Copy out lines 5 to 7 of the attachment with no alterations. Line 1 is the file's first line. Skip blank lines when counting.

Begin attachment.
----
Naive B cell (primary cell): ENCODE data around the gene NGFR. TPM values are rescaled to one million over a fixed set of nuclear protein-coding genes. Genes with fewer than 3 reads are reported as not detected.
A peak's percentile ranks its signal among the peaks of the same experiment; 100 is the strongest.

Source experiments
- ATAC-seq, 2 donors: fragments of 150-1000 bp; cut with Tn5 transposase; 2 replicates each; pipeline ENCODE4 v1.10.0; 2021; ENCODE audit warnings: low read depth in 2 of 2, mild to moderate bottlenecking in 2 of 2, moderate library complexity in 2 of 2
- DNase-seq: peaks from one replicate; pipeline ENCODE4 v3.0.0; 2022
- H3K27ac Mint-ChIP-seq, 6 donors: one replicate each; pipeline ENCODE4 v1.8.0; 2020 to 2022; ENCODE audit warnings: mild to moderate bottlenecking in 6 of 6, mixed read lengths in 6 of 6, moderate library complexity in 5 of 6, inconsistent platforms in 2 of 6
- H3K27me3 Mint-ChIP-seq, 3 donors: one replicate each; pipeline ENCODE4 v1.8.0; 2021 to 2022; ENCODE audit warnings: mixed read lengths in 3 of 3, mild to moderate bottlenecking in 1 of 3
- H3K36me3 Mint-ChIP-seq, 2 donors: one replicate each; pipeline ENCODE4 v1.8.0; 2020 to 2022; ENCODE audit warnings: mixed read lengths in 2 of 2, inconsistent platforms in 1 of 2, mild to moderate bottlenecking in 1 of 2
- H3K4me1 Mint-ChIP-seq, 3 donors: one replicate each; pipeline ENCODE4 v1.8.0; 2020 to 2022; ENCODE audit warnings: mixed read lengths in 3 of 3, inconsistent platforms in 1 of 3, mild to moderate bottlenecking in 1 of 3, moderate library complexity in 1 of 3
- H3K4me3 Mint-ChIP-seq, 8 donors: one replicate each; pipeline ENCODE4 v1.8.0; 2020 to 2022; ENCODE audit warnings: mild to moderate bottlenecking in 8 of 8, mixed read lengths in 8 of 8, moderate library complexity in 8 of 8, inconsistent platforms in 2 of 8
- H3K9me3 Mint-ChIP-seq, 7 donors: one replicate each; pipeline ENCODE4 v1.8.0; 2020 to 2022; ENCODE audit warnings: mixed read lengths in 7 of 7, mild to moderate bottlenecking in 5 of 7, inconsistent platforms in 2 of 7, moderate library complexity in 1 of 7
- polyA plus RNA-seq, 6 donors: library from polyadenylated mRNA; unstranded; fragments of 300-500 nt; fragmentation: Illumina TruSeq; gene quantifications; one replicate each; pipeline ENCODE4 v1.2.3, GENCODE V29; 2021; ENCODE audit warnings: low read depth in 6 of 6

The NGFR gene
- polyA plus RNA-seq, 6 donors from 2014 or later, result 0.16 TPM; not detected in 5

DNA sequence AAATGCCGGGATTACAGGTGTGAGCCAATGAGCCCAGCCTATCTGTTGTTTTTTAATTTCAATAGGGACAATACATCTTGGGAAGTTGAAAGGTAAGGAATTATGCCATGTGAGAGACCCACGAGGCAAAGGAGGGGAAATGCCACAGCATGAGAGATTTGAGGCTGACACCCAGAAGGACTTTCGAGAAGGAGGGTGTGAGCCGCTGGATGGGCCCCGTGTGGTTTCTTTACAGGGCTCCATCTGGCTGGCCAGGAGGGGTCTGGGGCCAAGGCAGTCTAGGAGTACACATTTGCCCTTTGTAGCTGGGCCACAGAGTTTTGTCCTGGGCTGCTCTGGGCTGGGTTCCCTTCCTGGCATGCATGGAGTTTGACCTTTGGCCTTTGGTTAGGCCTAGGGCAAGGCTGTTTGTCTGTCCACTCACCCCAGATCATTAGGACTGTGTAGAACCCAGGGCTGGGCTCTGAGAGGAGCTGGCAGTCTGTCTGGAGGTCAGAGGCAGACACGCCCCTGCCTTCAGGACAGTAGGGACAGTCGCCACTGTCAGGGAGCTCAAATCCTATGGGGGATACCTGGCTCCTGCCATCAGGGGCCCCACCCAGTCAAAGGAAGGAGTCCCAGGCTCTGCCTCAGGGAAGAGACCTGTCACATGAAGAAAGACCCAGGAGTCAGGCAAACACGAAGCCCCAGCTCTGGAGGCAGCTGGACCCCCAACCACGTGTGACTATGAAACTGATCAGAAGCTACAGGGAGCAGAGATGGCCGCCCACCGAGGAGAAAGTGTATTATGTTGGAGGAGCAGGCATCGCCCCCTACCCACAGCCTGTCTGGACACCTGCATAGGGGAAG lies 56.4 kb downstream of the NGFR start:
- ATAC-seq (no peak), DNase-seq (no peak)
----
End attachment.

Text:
- DNase-seq: peaks from one replicate; pipeline ENCODE4 v3.0.0; 2022
- H3K27ac Mint-ChIP-seq, 6 donors: one replicate each; pipeline ENCODE4 v1.8.0; 2020 to 2022; ENCODE audit warnings: mild to moderate bottlenecking in 6 of 6, mixed read lengths in 6 of 6, moderate library complexity in 5 of 6, inconsistent platforms in 2 of 6
- H3K27me3 Mint-ChIP-seq, 3 donors: one replicate each; pipeline ENCODE4 v1.8.0; 2021 to 2022; ENCODE audit warnings: mixed read lengths in 3 of 3, mild to moderate bottlenecking in 1 of 3